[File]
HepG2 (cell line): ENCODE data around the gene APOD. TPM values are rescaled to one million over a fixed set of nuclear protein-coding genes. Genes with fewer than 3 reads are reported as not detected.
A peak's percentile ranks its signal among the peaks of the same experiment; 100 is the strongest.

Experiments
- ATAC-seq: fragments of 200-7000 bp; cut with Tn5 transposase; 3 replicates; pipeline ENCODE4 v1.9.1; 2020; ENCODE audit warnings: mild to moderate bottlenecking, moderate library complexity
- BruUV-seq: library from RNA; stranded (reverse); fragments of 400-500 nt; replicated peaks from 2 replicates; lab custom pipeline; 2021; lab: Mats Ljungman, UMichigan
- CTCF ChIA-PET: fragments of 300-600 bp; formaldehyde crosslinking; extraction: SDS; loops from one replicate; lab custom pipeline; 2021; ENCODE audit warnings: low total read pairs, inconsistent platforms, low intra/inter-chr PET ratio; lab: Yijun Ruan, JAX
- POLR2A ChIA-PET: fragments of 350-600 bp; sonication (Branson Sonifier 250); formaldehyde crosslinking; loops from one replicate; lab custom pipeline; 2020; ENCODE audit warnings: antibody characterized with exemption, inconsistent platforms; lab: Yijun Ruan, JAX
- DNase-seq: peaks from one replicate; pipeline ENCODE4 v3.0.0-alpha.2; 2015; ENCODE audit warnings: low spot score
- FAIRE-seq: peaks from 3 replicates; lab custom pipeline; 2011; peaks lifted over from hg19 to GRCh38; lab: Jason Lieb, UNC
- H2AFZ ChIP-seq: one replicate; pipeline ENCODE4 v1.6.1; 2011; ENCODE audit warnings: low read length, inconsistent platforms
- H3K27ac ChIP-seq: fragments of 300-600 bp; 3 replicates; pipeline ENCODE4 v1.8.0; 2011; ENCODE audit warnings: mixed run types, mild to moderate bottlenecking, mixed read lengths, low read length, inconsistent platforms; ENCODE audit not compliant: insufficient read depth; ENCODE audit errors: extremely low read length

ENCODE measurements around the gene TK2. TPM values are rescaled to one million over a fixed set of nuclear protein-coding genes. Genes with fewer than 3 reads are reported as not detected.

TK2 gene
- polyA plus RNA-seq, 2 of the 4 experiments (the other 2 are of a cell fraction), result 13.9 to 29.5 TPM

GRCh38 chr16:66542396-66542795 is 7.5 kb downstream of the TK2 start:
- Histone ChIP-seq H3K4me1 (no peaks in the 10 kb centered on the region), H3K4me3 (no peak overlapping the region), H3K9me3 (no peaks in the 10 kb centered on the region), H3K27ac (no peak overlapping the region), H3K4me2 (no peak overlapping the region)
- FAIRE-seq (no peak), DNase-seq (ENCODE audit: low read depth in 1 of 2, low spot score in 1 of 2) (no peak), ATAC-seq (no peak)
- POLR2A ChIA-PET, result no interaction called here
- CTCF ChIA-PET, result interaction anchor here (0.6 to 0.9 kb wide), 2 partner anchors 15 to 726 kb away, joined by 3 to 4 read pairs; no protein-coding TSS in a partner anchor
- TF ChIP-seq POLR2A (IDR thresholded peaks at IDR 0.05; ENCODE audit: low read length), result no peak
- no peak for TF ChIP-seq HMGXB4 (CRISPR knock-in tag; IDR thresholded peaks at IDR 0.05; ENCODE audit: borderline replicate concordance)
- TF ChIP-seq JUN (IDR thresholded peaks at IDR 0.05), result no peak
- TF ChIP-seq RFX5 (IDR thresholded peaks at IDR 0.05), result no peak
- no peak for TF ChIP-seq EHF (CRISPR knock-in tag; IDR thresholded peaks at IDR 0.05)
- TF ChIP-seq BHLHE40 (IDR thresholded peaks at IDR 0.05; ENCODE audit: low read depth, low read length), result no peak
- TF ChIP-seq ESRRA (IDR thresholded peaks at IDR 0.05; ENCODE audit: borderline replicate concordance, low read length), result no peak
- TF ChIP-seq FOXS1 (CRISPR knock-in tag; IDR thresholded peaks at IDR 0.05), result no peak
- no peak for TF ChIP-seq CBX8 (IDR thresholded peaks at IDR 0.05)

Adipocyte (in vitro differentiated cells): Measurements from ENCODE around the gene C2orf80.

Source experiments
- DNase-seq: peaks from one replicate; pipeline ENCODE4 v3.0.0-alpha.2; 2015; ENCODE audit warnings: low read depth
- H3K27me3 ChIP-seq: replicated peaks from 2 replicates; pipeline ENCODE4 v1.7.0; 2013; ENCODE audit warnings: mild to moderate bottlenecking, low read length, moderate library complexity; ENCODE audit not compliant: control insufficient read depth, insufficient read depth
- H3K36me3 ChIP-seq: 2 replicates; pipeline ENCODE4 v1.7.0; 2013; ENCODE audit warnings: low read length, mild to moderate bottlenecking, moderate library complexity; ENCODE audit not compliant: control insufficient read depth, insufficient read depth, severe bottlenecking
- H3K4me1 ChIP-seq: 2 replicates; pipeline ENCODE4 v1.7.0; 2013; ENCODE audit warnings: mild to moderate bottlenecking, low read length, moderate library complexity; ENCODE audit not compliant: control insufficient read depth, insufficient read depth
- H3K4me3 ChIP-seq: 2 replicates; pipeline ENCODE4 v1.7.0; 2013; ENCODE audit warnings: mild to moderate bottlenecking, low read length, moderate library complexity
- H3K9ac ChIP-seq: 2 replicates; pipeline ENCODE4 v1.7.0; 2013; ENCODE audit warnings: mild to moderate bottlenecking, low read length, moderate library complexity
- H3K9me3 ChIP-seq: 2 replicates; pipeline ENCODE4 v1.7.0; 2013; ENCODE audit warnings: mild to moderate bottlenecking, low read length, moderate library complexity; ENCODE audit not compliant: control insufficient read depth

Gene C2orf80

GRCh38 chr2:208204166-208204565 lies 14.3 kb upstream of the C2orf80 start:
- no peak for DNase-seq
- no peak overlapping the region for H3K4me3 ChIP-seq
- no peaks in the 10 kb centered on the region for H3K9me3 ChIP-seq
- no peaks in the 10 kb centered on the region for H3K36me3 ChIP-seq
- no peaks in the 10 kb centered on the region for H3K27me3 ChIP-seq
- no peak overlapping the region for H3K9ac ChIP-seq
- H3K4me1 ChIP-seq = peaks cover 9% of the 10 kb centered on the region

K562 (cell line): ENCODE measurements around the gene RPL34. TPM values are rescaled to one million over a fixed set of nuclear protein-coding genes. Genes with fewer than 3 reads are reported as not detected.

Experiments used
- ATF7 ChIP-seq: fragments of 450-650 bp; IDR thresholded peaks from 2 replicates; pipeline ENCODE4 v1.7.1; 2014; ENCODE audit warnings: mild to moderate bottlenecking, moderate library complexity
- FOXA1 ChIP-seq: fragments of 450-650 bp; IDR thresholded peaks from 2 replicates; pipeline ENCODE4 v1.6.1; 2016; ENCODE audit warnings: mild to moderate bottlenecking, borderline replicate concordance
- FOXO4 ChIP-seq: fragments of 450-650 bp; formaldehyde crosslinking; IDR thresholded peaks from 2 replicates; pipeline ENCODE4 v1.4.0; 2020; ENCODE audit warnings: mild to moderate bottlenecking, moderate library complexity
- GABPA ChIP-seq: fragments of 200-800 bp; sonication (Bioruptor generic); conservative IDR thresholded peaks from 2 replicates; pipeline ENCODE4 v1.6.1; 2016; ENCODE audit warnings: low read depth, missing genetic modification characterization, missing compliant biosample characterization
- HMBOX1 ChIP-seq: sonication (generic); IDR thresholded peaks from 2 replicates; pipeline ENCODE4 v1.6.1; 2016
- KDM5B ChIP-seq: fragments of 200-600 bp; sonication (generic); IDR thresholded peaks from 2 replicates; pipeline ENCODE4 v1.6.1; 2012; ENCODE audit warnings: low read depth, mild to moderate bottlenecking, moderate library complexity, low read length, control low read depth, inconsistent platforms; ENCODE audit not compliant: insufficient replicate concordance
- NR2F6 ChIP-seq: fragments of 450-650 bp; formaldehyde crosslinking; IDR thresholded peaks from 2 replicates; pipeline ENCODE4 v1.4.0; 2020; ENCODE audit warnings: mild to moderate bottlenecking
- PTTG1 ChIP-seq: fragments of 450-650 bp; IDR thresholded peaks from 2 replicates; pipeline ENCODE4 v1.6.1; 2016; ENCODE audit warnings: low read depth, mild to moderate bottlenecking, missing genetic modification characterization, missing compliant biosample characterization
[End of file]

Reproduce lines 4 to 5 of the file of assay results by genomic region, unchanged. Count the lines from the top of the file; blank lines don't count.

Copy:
- ATAC-seq: fragments of 200-7000 bp; cut with Tn5 transposase; 3 replicates; pipeline ENCODE4 v1.9.1; 2020; ENCODE audit warnings: mild to moderate bottlenecking, moderate library complexity
- BruUV-seq: library from RNA; stranded (reverse); fragments of 400-500 nt; replicated peaks from 2 replicates; lab custom pipeline; 2021; lab: Mats Ljungman, UMichigan